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'Goggles Can Be A Hazard And Cause Permanent Eye Injury,' Says Brit School

by Aruna on July 2, 2009 at 10:53 AM
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'Goggles Can Be A Hazard And Cause Permanent Eye Injury,' Says Brit School

England's primary school has banned students from wearing goggles while swimming because they are hazardous.

Authorities of St. Sidwells Primary school, Devon say that they are working as per the instructions of the British Association of Advisors and Lecturers in Physical Education (BAALPE), The Telegraph reports. The BAALPE advice states: "Head teachers should inform parents and carers that goggles can be a hazard and cause permanent eye injury.

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"Wet plastic is very slippery and frequent, incorrect or unnecessary adjustment or removal of them, by pulling them away from the eyes instead of sliding them over the forehead, can lead to them slipping from the pupil's grasp with the hard plastic causing severe injury."

The parents are told that only children who have an 'adverse reaction to chemicals in water' can wear glares.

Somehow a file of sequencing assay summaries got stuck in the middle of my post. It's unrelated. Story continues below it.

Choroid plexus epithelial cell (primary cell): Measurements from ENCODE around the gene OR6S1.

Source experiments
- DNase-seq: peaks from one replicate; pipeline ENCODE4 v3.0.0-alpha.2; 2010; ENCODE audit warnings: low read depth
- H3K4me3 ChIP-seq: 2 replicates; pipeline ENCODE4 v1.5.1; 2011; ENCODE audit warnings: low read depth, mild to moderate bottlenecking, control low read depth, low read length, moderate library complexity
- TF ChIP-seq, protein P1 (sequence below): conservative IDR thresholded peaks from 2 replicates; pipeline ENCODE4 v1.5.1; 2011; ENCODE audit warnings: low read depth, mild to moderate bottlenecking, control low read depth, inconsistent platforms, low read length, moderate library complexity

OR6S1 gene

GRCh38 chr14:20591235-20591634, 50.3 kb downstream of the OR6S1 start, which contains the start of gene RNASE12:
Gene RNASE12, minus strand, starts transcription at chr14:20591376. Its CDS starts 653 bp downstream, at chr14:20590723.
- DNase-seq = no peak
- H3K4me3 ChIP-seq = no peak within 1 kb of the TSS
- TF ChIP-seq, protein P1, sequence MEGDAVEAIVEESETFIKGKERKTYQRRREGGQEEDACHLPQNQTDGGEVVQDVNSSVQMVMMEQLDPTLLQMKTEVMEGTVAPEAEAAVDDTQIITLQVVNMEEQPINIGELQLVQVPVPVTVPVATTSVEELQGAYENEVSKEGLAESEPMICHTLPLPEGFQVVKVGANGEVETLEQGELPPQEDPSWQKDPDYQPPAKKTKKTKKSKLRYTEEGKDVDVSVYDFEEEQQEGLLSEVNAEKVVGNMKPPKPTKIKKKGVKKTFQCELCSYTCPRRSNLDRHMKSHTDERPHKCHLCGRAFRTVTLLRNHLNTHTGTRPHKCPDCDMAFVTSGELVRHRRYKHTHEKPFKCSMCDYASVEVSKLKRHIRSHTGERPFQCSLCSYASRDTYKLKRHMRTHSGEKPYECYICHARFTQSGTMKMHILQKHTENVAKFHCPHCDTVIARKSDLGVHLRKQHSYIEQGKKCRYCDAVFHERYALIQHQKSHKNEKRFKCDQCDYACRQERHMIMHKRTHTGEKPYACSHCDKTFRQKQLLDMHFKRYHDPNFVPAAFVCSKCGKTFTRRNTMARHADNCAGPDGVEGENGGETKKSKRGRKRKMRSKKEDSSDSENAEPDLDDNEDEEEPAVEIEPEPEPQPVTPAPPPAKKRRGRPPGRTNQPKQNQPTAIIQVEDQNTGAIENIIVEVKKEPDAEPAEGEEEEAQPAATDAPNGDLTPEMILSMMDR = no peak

However, the parents of the pupils are not happy with the move.
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Tracy Brock, a parent of a child in the school, said: "I think it's ridiculous. It's health and safety gone too far. My children have worn goggles for years and there's never been a problem before.

"Part of growing up is playing taking risks. Children are being wrapped up in cotton wool now."

Mrs. Brock, whose daughter Tess, 11, uses goggles to avoid chlorine in the water from coming in contact with her eyes while swimming, added: "If it carries on like this we are going to be breeding a generation of namby pambies. They'll be frightened of their own shadow before too long.

"It's ridiculous, but I think it's the suing culture. People in charge of children are afraid of being sued, which is a shame. Everyone I have spoken to agrees with me."

The school is not ready to revoke the decision; it released a statement that said: "In the present culture we need to make sure we are legally covered in the event of a problem or injury.

"We do however try to be flexible and are happy to discuss with parents any concerns they may have."

Steve Kibble, Devon County Council senior education adviser, agrees with the school, he said: "It's been around about 15 years. It's about managing risk. We're saying goggles should only be worn by children who have an adverse reaction to chemicals in the water.

Source: ANI
ARU
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